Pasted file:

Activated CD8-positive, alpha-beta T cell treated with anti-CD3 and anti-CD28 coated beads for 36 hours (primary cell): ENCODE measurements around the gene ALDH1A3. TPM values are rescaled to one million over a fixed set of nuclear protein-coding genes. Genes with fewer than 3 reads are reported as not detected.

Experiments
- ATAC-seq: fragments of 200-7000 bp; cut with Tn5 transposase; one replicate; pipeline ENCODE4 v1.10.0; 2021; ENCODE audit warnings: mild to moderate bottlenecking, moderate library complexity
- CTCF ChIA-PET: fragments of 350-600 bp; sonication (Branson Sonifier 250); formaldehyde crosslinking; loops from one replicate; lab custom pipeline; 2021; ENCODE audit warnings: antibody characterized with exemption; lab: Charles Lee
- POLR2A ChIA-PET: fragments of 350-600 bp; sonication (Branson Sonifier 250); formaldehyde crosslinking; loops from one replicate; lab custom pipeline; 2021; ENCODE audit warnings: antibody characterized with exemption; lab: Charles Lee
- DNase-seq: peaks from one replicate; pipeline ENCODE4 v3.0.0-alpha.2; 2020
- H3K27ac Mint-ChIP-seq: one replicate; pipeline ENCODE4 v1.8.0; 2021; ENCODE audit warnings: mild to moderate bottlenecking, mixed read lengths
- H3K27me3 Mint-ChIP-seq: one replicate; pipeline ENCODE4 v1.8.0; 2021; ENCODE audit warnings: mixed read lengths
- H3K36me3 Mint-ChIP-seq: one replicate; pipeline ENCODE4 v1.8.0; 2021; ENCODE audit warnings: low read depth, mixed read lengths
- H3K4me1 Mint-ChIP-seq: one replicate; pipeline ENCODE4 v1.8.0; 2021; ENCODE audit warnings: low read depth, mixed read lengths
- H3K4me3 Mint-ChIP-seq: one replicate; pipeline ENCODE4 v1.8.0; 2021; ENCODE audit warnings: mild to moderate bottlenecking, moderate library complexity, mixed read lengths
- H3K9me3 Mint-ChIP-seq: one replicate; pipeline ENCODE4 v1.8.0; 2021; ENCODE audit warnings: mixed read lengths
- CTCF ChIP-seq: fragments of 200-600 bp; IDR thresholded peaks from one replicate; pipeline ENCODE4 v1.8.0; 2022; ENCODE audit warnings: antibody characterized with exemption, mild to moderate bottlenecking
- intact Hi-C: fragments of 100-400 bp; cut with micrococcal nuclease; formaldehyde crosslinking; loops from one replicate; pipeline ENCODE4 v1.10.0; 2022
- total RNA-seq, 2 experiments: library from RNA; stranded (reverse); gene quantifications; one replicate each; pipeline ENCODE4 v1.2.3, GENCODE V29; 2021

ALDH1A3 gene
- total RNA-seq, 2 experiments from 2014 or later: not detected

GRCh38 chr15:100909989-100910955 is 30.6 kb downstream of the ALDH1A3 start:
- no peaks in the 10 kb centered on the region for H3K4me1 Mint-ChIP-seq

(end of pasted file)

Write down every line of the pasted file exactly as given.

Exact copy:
Activated CD8-positive, alpha-beta T cell treated with anti-CD3 and anti-CD28 coated beads for 36 hours (primary cell): ENCODE measurements around the gene ALDH1A3. TPM values are rescaled to one million over a fixed set of nuclear protein-coding genes. Genes with fewer than 3 reads are reported as not detected.

Experiments
- ATAC-seq: fragments of 200-7000 bp; cut with Tn5 transposase; one replicate; pipeline ENCODE4 v1.10.0; 2021; ENCODE audit warnings: mild to moderate bottlenecking, moderate library complexity
- CTCF ChIA-PET: fragments of 350-600 bp; sonication (Branson Sonifier 250); formaldehyde crosslinking; loops from one replicate; lab custom pipeline; 2021; ENCODE audit warnings: antibody characterized with exemption; lab: Charles Lee
- POLR2A ChIA-PET: fragments of 350-600 bp; sonication (Branson Sonifier 250); formaldehyde crosslinking; loops from one replicate; lab custom pipeline; 2021; ENCODE audit warnings: antibody characterized with exemption; lab: Charles Lee
- DNase-seq: peaks from one replicate; pipeline ENCODE4 v3.0.0-alpha.2; 2020
- H3K27ac Mint-ChIP-seq: one replicate; pipeline ENCODE4 v1.8.0; 2021; ENCODE audit warnings: mild to moderate bottlenecking, mixed read lengths
- H3K27me3 Mint-ChIP-seq: one replicate; pipeline ENCODE4 v1.8.0; 2021; ENCODE audit warnings: mixed read lengths
- H3K36me3 Mint-ChIP-seq: one replicate; pipeline ENCODE4 v1.8.0; 2021; ENCODE audit warnings: low read depth, mixed read lengths
- H3K4me1 Mint-ChIP-seq: one replicate; pipeline ENCODE4 v1.8.0; 2021; ENCODE audit warnings: low read depth, mixed read lengths
- H3K4me3 Mint-ChIP-seq: one replicate; pipeline ENCODE4 v1.8.0; 2021; ENCODE audit warnings: mild to moderate bottlenecking, moderate library complexity, mixed read lengths
- H3K9me3 Mint-ChIP-seq: one replicate; pipeline ENCODE4 v1.8.0; 2021; ENCODE audit warnings: mixed read lengths
- CTCF ChIP-seq: fragments of 200-600 bp; IDR thresholded peaks from one replicate; pipeline ENCODE4 v1.8.0; 2022; ENCODE audit warnings: antibody characterized with exemption, mild to moderate bottlenecking
- intact Hi-C: fragments of 100-400 bp; cut with micrococcal nuclease; formaldehyde crosslinking; loops from one replicate; pipeline ENCODE4 v1.10.0; 2022
- total RNA-seq, 2 experiments: library from RNA; stranded (reverse); gene quantifications; one replicate each; pipeline ENCODE4 v1.2.3, GENCODE V29; 2021

ALDH1A3 gene
- total RNA-seq, 2 experiments from 2014 or later: not detected

GRCh38 chr15:100909989-100910955 is 30.6 kb downstream of the ALDH1A3 start:
- no peaks in the 10 kb centered on the region for H3K4me1 Mint-ChIP-seq